Eric Glatt, Alexander Footman and their fellow interns “undoubtedly received some benefit from the internship, such as job and resume references and a general understanding of

how a production office works,” DOL admitted. But it called those benefits “incidental to the actual work performed and common to any job.” Meanwhile, “Fox Searchlight, on the other hand, unquestionably benefited from the interns’ work, which its employees otherwise would have had to perform,” giving Fox virtually wage-free labor. “Therefore, the district court correctly concluded the interns did not receive the benefit of the internship experience.”

Letting Fox win would harm tens of thousands of interns, students and similar workers, DOL said. Fox’s “use of intangible benefits…is an amorphous standard that could easily be utilized to place more student learners, trainees, and interns, who would otherwise qualify as employees, outside” minimum wage and overtime law protection, DOL told appellate judges.

Can a company deny needed – and legally required – bargaining information to the union by invoking an arbitration clause first? The Endo Painting Company of Hawaii says “yes,” but the NLRB says “no,” in its brief filed with the 9th Circuit.

Endo first tried to get away from its responsibilities to the Painters Union – under a joint contract covering many Hawaiian firms and building trades unions – by saying the requested information, such as payroll and tax withholding records, didn’t exist. The NLRB said that was ridiculous and ordered Endo to produce the data so the Painters could use it for grievances to determine if Endo broke labor laws and the joint contract. Now, Endo is trying to stall everything by saying arbitration must come before grievances. The NLRB says that’s illegal, too. “Longstanding and judicially approved board policy establishes the board does not defer to arbitration disputes over information requests” from unions, its brief says.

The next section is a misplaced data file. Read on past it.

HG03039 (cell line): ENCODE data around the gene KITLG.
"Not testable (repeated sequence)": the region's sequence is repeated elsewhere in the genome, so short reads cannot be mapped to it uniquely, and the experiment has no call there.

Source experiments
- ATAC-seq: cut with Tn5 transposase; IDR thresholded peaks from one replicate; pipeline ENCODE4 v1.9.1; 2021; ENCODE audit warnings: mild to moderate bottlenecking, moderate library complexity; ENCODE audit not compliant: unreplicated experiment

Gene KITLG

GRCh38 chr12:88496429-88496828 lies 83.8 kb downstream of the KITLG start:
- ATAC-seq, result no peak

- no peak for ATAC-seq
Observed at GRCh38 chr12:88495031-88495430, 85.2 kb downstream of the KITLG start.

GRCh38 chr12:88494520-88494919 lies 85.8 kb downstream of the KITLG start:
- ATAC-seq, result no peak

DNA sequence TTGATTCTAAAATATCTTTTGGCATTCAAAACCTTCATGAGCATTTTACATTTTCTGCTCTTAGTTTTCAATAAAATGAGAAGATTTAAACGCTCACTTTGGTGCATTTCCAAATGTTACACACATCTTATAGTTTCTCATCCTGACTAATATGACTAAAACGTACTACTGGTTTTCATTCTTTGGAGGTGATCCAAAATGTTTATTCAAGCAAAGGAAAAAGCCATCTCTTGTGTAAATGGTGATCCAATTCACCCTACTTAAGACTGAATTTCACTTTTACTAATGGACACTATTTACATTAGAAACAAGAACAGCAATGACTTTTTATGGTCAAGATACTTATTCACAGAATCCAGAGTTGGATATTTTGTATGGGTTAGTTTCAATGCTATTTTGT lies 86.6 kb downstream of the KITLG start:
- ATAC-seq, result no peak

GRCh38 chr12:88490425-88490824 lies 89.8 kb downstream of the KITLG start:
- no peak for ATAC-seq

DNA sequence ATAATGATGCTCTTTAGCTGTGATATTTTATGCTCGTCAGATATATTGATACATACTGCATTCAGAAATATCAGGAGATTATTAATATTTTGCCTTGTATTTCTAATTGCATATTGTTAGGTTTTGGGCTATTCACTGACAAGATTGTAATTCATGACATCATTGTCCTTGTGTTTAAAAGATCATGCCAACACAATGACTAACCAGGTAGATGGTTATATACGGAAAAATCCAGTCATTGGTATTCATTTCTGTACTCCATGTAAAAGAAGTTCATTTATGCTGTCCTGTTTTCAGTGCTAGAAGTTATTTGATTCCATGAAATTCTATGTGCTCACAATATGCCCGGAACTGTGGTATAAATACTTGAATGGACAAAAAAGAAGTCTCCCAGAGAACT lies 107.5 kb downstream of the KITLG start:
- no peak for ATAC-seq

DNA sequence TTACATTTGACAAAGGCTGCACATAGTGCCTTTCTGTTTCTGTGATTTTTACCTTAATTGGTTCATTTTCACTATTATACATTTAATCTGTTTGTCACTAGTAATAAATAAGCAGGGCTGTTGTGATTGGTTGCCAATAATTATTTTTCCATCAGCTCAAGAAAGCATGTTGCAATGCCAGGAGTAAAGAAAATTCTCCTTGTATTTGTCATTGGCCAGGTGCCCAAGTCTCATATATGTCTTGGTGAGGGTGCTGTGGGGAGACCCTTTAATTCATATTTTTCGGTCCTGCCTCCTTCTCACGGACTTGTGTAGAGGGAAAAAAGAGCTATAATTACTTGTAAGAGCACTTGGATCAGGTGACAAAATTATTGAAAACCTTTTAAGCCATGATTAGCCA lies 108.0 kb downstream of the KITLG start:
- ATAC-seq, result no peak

Can the NLRB throw the financial book at a flagrant labor law breaker even before the end of the dispute?

The board, in a case involving Fallbrook Hospital in California and National Nurses United, says in its brief the answer is “yes.” The U.S. Court of Appeals for D.C. scheduled oral argument on the case for Jan. 8.

Fallbrook didn’t contest the labor law-breaking charges the NLRB filed against it after eight fruitless bargaining sessions in 2014. The key issue in the talks was patient safety, but Fallbrook just plain refused to do anything at all. Its attorneys repeatedly walked out of the talks, it illegally fired two union nurses and it stonewalled even basic information requests.

“From the outset, Fallbrook engaged in relentless avoidance tactics without a sincere desire to reach agreement,” the NLRB brief says. “Tactics included an unyielding refusal to provide any proposals or any counter-proposals until the union submitted all of its proposals, abrupt and unexplained departures from bargaining sessions, and an unfounded declaration the parties were at impasse over the union’s use of certain forms, which Fallbrook never even attempted to bargain. Additionally, Fallbrook refused to provide relevant information requested by the union and steadfastly refused to bargain over the discharge” of the nurses.

All this misconduct led the NLRB’s administrative law judge to throw the financial book at Fallbrook even before the two sides headed to court: The ALJ ordered Fallbrook to pay all of the union’s attorneys’ fees and expenses. The D.C. judges must decide “whether the board properly exercised its broad remedial discretion in ordering Fallbrook to reimburse the union for its negotiating expenses where Fallbrook’s violations during contract negotiations needlessly expended the union’s time and resources.”

Photo: Supreme Court and lower court rulings show that in court, workers can lose what they have won at the bargaining table or through legislative or executive action. AP


CONTRIBUTOR

Mark Gruenberg
Mark Gruenberg

Mark Gruenberg is the editor of Press Associates Inc. (PAI), a union news service in Washington, D.C.